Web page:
1.91-94. George Bernard Shaw, ‘Nietzsche in English’, Saturday Review, LXXXI (London), 11 April, 1896, 374.
Extract from an essay by George Bernard Shaw on Nietzsche and morality.
Mulligan’s judgment of Stephen here shows that his Nietzscheanism may not have terribly deep roots. This passage comes from a section of Shaw’s essay in which he is discussing his book The Quintessence of Ibsenism:
In fact Nietzsche’s criticism of morality and idealism is essentially that demonstrated in my book as at the bottom of Ibsen’s plays. His pungency; his power of putting the merest platitudes of his position in rousing, startling paradoxes; his way of getting underneath moral precepts which are so unquestionable to us that common decency seems to compel unhesitating assent to them, and upsetting them with a scornful laugh: all this is easy to a witty man who has once well learnt Schopenhauer’s lesson, that the intellect by itself is a mere dead piece of brain machinery, and our ethical and moral systems merely the pierced cards you stick into it when you want it to play a certain tune. So far I am on common ground with Nietzsche.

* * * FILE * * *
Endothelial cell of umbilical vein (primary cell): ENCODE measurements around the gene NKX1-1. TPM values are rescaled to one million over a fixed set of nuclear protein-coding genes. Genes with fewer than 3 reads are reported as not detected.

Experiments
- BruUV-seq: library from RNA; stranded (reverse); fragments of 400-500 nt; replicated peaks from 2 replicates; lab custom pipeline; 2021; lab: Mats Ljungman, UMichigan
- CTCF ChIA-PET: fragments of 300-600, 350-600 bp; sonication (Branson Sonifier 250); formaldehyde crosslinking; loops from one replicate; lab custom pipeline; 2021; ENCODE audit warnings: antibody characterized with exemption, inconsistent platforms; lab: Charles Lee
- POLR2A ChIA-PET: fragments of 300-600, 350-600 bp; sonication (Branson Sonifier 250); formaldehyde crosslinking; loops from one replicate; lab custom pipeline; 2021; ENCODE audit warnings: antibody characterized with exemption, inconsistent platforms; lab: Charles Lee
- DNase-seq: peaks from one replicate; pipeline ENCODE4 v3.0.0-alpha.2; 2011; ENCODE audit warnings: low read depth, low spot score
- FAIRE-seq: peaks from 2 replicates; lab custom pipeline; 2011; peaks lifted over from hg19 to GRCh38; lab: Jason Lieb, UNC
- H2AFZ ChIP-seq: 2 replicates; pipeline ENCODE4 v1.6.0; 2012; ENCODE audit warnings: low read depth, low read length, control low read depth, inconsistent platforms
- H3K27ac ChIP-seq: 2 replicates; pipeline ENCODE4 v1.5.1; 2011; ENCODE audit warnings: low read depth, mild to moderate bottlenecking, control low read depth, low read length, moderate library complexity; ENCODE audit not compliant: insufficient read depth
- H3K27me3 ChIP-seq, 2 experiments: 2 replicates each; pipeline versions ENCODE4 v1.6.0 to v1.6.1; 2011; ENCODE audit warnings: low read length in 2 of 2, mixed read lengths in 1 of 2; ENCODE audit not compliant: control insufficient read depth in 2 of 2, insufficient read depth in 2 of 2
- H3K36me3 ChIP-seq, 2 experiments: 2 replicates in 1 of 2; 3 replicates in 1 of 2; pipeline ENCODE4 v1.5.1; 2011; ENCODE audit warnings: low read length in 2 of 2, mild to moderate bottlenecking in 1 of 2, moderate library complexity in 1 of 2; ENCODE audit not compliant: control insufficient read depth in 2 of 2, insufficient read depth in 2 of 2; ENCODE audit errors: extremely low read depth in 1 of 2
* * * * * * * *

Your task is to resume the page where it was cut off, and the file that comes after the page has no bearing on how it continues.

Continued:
See David S. Thatcher, Nietzsche in England, 1890-1914, (Toronto and Buffalo: University of Toronto Press, 1970), p. 177 [BL X800.70/80].